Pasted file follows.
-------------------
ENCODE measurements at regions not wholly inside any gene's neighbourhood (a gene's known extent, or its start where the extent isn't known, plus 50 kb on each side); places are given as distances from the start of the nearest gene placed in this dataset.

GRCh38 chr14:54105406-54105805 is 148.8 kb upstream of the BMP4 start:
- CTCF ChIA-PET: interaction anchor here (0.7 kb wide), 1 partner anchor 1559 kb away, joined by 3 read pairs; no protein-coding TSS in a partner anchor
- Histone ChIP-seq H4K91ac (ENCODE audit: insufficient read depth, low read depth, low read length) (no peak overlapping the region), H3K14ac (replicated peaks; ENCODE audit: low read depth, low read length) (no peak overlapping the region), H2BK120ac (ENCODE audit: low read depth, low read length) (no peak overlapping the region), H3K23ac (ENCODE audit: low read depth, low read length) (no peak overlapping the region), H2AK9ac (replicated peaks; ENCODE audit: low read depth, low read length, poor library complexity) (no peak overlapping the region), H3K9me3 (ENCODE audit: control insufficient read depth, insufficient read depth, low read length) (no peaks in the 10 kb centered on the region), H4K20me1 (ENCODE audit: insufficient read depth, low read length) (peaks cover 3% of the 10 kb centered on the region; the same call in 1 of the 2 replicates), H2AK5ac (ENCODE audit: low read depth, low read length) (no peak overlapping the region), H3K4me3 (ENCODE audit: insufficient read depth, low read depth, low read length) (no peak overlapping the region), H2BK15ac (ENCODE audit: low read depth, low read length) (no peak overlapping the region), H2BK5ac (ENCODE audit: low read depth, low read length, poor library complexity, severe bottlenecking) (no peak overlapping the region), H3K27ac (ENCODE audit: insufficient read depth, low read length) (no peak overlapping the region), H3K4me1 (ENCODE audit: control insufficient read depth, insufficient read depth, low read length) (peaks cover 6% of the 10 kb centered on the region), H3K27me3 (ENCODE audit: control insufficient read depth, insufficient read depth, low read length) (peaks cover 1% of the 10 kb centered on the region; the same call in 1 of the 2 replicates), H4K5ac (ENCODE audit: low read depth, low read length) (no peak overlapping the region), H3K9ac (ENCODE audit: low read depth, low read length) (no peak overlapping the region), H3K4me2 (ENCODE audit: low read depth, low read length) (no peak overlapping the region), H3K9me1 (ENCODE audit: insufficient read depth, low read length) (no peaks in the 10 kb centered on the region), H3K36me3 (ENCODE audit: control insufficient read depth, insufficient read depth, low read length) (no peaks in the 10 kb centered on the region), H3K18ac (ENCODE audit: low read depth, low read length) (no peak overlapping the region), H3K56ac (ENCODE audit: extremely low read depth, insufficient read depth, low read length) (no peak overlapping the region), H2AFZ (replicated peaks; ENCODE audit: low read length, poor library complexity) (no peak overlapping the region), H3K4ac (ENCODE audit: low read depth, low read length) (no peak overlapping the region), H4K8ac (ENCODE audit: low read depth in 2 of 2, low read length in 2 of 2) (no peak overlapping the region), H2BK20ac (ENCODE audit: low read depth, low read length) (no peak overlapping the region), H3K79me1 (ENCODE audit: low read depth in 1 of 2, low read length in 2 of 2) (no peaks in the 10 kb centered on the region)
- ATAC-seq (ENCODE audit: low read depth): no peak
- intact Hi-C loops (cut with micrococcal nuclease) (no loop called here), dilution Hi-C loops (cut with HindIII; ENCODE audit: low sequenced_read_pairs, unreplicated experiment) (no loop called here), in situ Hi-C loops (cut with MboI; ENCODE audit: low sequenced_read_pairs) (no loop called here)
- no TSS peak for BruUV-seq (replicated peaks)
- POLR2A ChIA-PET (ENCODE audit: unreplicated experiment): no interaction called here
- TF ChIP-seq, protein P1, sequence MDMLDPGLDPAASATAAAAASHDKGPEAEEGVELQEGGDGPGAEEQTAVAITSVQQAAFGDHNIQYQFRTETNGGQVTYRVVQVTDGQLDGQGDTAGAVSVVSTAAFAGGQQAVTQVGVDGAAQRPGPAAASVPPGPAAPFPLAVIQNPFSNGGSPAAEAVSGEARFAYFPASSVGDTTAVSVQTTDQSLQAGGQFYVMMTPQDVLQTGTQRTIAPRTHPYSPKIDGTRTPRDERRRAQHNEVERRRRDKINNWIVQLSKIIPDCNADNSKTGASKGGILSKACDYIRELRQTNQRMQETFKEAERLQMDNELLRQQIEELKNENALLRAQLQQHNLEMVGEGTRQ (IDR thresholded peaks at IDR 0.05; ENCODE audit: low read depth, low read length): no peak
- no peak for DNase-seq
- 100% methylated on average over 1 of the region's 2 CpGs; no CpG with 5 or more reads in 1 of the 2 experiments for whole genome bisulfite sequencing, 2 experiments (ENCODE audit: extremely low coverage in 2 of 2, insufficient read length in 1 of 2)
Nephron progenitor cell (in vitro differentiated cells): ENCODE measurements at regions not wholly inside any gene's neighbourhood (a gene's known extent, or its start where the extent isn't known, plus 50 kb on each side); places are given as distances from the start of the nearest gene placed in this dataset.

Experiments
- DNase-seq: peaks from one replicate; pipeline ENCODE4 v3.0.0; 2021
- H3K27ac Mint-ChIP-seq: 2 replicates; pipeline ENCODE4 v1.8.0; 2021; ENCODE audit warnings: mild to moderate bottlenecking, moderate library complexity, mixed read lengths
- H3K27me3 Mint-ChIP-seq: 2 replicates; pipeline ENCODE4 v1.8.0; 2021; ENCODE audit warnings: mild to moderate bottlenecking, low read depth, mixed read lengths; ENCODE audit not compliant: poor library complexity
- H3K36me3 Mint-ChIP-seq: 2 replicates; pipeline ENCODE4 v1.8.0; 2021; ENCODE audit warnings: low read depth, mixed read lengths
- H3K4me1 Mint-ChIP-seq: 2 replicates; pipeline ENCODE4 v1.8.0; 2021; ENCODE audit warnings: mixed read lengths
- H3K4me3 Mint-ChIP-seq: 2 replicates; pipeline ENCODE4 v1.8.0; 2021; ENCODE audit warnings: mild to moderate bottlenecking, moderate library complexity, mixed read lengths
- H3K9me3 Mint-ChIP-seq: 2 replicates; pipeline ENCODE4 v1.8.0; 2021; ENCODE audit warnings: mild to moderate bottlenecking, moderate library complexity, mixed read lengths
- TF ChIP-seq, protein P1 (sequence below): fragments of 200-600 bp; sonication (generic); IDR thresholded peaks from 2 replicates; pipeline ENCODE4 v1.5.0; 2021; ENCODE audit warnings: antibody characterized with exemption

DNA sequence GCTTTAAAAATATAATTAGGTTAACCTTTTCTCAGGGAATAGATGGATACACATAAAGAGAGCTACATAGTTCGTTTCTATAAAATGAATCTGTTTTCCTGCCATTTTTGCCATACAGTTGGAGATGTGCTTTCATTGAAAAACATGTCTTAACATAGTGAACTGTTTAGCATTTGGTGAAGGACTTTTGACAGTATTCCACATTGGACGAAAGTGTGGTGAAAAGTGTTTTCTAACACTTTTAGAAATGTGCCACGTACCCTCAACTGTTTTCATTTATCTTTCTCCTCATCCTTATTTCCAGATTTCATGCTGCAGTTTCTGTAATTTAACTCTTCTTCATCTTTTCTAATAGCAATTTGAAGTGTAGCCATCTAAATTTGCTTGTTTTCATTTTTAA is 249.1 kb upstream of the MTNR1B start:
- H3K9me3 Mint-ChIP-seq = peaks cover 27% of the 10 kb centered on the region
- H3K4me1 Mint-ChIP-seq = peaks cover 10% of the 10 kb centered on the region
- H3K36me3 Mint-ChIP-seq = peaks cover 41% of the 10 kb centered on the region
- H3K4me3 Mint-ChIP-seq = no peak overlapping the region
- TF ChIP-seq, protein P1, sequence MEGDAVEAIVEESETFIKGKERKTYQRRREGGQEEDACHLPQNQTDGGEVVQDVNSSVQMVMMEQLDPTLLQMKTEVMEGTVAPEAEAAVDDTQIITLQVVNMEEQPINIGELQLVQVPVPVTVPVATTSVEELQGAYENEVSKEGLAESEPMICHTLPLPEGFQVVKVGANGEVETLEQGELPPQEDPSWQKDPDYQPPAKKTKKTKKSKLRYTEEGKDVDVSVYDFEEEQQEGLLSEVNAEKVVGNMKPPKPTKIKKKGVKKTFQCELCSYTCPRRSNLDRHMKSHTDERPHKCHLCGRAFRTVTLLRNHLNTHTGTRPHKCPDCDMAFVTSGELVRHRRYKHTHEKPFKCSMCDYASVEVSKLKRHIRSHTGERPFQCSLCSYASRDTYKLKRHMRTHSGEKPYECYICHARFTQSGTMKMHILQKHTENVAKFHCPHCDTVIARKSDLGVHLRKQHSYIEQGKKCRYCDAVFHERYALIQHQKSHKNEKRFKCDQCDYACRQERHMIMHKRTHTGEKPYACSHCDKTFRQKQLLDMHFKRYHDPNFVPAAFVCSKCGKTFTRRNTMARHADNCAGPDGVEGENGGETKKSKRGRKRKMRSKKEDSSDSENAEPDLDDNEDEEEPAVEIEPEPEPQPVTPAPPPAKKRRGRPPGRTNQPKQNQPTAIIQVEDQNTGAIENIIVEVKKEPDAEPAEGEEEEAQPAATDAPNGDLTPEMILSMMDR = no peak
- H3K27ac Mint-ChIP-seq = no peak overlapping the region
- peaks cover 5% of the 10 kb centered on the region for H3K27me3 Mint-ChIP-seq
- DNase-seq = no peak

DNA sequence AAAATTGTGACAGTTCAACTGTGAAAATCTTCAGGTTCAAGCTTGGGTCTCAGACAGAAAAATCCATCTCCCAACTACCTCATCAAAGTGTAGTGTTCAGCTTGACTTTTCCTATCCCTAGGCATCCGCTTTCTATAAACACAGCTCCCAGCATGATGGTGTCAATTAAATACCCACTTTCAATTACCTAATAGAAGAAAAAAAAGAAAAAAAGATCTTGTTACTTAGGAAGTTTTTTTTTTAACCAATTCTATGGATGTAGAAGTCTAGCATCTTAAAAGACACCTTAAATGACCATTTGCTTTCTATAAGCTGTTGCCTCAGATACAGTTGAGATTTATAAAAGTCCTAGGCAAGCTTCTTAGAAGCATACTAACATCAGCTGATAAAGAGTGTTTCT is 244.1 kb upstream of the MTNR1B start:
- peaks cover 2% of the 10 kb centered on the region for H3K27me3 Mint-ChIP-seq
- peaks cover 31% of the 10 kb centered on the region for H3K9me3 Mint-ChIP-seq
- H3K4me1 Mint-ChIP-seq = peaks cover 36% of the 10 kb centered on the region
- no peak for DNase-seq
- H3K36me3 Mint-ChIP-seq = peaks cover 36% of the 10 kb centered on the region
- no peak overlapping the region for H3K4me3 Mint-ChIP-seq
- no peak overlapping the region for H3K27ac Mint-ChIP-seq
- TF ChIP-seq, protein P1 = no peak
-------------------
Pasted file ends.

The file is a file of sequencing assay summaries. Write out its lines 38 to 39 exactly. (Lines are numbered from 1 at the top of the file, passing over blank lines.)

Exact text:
- no peak overlapping the region for H3K27ac Mint-ChIP-seq
- TF ChIP-seq, protein P1 = no peak